Why the phrase "Parenting Your Parents" is demeaning
by Carol Bradley Bursack, Editor-in-Chief
Why the Phrase "Parenting Your Parents" is Demeaning
As our parents age and their needs increase, it can feel like you are changing roles with them. They need help managing their money, they need rides to get where they want to go and you need to go with them to the doctor. You may even be helping them bathe and use the bathroom. If this isn't parenting our parents or role reversal, what is it?
Over the span of two decades, I cared for a total of seven elders. Everything above is something that I did for one or more of them. I even thought at one time of titling my book Role Reversal. Fortunately, I saw there was already one book (or more) with that title and decided on Minding Our Elders. I say fortunately, because as I matured in my caregiving role and had the perspective of time, I realized that I really didn't feel as though I was reversing roles. And I never felt as though I was parenting my parents.
A New Role for the Caregiver
What I was doing was taking on a different role. I was learning to be a caregiver, while trying my best--although I know I often failed--to preserve their dignity. I believe strongly in the value of a person's legacy. No matter how cruel the losses of aging, the person's past life is not rendered null and void.
Be Careful to Respect Legacy
When I speak on this topic to caregiving groups I often use the analogy of a rose. The bud of the rose is dewy, fresh and full of promise. It eventually opens until it reaches full bloom then gradually fades in color and freshness, dropping petals along the way until nothing is left but the nub of death. The life cycle of that flower has passed, but during that time, what joy it has given! Was it part of a bridal bouquet? Was it sent to a sick loved one in a hospital? Or was it just enjoyed while still on the bush, as an elderly couple walked by holding hands?
If the legacy of a rose has meaning how much more does the legacy of a human life represent? With this image in mind, I ask my listeners and readers to hear themselves as they talk with their aging parents. How do they sound? Are they condescending because they have to repeat things to Dad? Do they complain to their friends that their mom has become so helpless they fell like they've "reversed roles?"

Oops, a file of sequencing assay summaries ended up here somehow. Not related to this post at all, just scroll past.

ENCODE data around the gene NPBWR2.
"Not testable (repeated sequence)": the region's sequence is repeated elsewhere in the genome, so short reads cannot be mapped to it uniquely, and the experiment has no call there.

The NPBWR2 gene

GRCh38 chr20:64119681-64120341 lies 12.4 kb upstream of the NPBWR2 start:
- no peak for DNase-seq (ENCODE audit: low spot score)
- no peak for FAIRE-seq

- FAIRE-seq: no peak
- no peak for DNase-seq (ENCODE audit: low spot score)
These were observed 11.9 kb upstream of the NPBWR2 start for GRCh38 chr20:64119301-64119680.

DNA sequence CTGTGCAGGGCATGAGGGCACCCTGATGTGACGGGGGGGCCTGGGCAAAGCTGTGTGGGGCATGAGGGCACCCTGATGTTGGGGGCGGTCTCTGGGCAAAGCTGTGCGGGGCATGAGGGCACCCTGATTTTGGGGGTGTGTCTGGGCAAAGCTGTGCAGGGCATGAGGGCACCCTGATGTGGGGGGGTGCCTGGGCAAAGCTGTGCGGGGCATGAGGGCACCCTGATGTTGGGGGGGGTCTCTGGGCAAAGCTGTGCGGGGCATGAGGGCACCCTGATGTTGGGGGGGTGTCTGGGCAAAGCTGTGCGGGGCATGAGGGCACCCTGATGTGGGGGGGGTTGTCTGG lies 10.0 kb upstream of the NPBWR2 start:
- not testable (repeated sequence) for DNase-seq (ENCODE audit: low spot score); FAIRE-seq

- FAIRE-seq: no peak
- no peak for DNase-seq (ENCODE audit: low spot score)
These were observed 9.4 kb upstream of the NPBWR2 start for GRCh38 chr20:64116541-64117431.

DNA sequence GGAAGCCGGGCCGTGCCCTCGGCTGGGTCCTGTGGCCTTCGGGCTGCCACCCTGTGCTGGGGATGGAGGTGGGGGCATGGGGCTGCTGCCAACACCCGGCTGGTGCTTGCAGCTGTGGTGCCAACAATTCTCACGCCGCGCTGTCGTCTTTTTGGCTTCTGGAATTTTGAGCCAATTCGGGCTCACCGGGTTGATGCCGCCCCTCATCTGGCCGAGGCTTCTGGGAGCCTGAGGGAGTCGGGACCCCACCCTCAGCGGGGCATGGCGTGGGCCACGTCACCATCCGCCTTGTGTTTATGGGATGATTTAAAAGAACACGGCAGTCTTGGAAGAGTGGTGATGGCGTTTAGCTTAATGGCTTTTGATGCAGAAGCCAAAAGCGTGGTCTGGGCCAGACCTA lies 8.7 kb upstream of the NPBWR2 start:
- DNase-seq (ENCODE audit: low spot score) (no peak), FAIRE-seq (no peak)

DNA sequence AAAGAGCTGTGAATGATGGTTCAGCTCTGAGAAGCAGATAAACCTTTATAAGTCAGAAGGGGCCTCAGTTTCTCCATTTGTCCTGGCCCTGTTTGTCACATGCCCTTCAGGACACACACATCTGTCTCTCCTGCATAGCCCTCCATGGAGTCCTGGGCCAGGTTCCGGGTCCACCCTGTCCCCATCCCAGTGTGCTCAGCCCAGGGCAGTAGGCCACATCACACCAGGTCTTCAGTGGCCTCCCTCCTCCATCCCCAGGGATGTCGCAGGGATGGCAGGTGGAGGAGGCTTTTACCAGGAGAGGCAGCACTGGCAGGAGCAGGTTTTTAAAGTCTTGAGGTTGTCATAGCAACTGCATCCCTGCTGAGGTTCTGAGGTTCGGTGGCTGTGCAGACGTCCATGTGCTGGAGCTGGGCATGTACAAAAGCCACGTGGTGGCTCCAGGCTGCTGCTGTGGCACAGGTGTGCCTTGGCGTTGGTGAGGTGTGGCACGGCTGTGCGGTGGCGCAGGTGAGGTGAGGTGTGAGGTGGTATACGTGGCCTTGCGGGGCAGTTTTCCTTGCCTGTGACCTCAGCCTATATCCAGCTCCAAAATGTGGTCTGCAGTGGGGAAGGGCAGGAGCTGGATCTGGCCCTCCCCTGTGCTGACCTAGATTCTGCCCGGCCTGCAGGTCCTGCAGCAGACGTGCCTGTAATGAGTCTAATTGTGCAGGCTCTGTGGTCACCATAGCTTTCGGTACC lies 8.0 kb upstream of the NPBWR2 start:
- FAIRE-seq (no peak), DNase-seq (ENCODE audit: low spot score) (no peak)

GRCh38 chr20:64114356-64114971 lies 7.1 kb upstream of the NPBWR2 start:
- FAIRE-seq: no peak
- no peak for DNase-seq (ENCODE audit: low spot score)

Handling Your Thoughts
If you, as a caregiver, haven't thought this or said these words, you are an unusual caregiver. Thoughts are just thoughts, but try to be aware and learn from those fleeting moments. Examine your thinking with the knowledge that we have a tendency to act as we think and speak and your care receivers may pick up on that attitude, even if it's unspoken.
You have a right to all of your thoughts, but if you feel too negative, you may want to seek counseling with a professional counselor, a spiritual leader, a good friend or anyone you feel understands what a caregiver goes through.
Understand that these thoughts you are having are not bad and they shouldn't add to caregiver guilt. They are normal. But when they translate into actions and you begin to care for your parents with the mindset that your parents are like children, you and they will suffer. For your parents are the people who, whether they did it well or not, brought you up in this world and provided for you. They have lived a life. They are not infants with new hope ahead of them.
They are elders who leave a legacy and they deserve to be treated as such.